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5 Reasons to Stay Close to Home in Real Estate Investing

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The best way to build your wealth is in your own backyard

It’s no secret that one of my favorite investment types is real estate. In fact, my very first investment was a little, two-bedroom house in Portland, Oregon. It was so close to my own house at the time, that I could jog there — and I did so a few times a week to keep an eye on my beloved investment and pick up on any changes happening in the neighborhood. I made $25 a month in cash flow, but it was the sweetest $25 I ever made. Finding that little house instilled in me a love for the hunt.

Today, I own thousands of apartment units that make millions of dollars every year; but honestly, the fundamentals I use to invest in those units are no different than the fundamentals I used to find and buy that little house in Portland decades ago.

The thing about real estate investing that excites me is the concept of “value investing.” What’s the true value of the property? That value includes both cash flow (passive income you earn each month from tenants) and potential capital gains (when you sell for profit down the road). A value investor — which is what Robert and I are — buys a property based on its overall value, both today and in the future.

When I’m searching for my next investment opportunity, I use a pretty simple two-step formula:

  • properties that can be bought below market, and

  • properties that have the opportunity to be improved, and through those improvements, grow in cash flow and value.

Now, for anyone new to real estate investing, there’s one super important footnote to that formula: only look for a property close to where you live. Why? Let’s dive into the benefits of staying local with your real estate investments:

  1. First-hand knowledge of the area

    One of the smartest moves a real estate investor can make is to keep her finger on the pulse of the area in which she’s investing. This will give you important insight into things like whether the rents are going up or down, if businesses or stores are moving into or out of the area, what the property values are doing, and if the overall trend in the area is increasing or decreasing.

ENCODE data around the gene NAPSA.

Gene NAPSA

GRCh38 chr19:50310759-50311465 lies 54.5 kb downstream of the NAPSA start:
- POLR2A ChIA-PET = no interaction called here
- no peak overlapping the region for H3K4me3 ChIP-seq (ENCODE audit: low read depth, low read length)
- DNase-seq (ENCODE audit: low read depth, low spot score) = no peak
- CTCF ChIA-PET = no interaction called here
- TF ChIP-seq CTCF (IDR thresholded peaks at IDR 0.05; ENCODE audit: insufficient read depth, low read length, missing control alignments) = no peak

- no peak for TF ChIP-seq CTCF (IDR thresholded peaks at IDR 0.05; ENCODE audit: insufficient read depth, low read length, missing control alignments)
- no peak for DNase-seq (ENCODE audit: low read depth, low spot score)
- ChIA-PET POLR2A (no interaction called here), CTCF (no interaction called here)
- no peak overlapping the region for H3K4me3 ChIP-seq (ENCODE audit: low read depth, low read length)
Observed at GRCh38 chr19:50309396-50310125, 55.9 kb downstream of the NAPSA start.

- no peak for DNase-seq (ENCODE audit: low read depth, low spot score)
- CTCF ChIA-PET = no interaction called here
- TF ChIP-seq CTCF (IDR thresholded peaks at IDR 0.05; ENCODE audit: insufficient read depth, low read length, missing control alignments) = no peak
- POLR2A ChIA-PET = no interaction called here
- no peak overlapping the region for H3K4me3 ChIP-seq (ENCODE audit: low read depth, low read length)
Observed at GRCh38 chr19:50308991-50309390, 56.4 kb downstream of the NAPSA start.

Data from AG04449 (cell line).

One of the best ways to accomplish this is by personally inspecting the area you’ve zeroed in on. Jog, walk, or drive around the neighborhoods you’re considering regularly. Note any changes, and pay particular attention to For Sale signs. How fast do they go up — and come down? Who are the most popular agents? Talk to people who live in the area and ask them about it. You might be surprised at the answers.

    These are just some of the factors that you’ll want to stay on top of, so that when a property does come up for sale, you’ll be the expert on that area. You’ll know quickly whether it’s a property and an area that are worth pursuing further and you’ll be able to act fast and get a jump on the competition. This saves you a lot of valuable time and money in the long run — as well as a lot of headaches.

    Now, some people think they can rely on brokers for this type of information, and to an extent you can — if you know and trust the broker, and you have the means to go and check out an area and property yourself. Remember, a broker’s job is to sell you a property, so you’ll need to look at everything they tell you with a critical eye. That takes experience. But until you’ve made many investments and built many relationships in the real estate community, there are plenty of properties right in your backyard. Become an expert at home before thinking of expanding into the next “hot market.”